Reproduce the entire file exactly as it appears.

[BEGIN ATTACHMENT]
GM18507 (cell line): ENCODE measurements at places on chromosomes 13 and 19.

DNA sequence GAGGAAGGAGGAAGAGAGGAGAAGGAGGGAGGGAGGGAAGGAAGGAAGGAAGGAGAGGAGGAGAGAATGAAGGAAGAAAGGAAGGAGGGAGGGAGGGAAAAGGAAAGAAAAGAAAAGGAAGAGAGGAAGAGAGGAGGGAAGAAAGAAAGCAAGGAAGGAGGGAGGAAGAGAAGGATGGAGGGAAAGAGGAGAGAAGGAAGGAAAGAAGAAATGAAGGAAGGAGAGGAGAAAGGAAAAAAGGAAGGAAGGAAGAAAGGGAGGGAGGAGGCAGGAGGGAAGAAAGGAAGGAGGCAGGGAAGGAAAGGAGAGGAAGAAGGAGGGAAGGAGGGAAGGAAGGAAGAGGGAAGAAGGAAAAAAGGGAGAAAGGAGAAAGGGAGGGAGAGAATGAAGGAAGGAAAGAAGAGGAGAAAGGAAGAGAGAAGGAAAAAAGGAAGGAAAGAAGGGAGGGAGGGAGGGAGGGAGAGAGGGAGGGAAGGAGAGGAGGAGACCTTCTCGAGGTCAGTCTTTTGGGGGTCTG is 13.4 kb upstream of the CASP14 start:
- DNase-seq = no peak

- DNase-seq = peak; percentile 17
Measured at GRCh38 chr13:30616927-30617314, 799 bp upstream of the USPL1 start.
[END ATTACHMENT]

GM18507 (cell line): ENCODE measurements at places on chromosomes 13 and 19.

DNA sequence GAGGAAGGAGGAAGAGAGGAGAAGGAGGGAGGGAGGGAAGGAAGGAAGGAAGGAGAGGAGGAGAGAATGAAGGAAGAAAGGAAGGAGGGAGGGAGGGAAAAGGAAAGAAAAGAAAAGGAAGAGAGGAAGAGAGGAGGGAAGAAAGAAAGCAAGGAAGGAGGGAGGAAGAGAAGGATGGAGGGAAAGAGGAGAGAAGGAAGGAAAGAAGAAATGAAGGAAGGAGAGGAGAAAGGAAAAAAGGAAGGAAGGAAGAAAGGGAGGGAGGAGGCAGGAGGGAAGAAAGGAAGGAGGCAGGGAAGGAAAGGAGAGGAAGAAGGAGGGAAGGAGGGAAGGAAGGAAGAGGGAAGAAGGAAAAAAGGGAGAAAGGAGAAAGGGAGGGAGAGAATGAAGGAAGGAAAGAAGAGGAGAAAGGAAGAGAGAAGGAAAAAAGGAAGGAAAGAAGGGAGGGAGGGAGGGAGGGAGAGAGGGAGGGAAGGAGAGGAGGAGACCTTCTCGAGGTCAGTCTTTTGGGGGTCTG is 13.4 kb upstream of the CASP14 start:
- DNase-seq = no peak

- DNase-seq = peak; percentile 17
Measured at GRCh38 chr13:30616927-30617314, 799 bp upstream of the USPL1 start.